The 2021 Josephine Waters Bennett Lecture: On Protean Acting: Race and Virtuosity

Research output: Contribution to journalArticlepeer-review


In November 2020, Manohla Dargis and A. O. Scott, the New York Times film critics, published an article entitled The Century's Greatest Actors, in which they proclaimed, We are in a golden age of acting-make that platinum. Celebrating the fact that their list of the top twenty-five actors from the last twenty years looked beyond Hollywood, Dargis and Scott declared that while there are Oscar winners on their list, there are also character actors and chameleons. One of the radical shape-shifting actors on the list is Tilda Swinton, whom Dargis characterized in the following fashion: The woman of a thousand otherworldly faces, Tilda Swinton has created enough personas-with untold wigs, costumes and accents-to have become a roster of one. She's a star, a character actor, a performance artist, an extraterrestrial, a trickster. Her pale, sharply planed face is an ideal canvas for paint and prosthetics, and capable of unnerving stillness. I am interested in the way that Swinton's pale, sharply planed face is praised for being so malleable: As Dargis says, an ideal canvas for paint and prosthetics. Swinton's paleness-her whiteness-is appended to her ability to be a trickster, to sustain paints and prosthetics, and to radically shape-shift. Swinton's acting craft is rendered visible to Dargis, because her canvas is pale.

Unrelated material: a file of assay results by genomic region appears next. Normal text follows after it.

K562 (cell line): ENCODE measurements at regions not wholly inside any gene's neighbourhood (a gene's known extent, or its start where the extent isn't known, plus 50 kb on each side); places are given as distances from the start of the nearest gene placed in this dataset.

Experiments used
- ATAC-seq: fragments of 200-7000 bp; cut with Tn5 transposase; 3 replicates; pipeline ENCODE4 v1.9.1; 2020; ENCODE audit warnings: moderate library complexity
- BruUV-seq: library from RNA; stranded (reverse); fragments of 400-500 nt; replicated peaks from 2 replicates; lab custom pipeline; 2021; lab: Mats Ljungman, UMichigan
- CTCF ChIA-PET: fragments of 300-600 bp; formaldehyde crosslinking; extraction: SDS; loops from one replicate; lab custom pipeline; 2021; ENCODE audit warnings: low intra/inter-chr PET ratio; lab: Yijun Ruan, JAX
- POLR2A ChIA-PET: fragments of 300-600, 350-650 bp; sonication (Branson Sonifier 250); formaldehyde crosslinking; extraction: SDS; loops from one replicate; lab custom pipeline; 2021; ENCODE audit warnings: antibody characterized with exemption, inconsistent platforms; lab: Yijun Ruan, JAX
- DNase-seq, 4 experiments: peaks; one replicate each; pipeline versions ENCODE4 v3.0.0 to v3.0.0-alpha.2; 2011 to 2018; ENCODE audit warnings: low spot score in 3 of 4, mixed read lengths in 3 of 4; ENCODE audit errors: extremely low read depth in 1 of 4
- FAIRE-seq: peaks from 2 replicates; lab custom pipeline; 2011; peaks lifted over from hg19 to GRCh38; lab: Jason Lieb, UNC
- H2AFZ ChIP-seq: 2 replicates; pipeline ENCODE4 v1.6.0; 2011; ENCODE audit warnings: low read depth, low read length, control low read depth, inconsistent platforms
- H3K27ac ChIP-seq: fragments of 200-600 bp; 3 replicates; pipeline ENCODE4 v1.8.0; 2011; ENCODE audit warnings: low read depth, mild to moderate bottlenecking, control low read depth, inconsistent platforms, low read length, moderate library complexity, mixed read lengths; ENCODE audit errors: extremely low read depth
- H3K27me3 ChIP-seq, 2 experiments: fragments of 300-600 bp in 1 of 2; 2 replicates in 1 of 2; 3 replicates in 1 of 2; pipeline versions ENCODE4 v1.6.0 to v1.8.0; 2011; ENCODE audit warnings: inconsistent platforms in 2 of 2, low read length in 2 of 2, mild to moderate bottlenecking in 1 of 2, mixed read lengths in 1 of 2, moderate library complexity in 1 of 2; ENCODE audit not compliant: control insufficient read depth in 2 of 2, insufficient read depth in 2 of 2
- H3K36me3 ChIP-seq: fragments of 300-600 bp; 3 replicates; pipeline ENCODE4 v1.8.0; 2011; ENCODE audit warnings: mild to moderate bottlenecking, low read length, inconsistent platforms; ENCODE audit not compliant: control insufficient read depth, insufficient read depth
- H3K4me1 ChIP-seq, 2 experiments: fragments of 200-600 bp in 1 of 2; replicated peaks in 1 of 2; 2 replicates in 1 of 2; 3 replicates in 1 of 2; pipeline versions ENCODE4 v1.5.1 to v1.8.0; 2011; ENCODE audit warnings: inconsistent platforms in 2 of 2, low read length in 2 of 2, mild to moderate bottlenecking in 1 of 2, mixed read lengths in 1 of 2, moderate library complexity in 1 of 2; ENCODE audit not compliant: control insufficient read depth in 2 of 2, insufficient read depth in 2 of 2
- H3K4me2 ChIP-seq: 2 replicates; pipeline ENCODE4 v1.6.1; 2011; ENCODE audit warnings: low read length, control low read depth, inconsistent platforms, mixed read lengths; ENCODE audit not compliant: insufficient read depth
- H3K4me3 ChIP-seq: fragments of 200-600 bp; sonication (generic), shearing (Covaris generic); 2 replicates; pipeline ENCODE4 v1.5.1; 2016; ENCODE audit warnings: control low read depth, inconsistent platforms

Original languageEnglish (US)
Pages (from-to)1127-1143
Number of pages17
JournalRenaissance Quarterly
Issue number4
StatePublished - 2022

ASJC Scopus subject areas

  • History
  • Visual Arts and Performing Arts
  • Literature and Literary Theory


Dive into the research topics of 'The 2021 Josephine Waters Bennett Lecture: On Protean Acting: Race and Virtuosity'. Together they form a unique fingerprint.

Cite this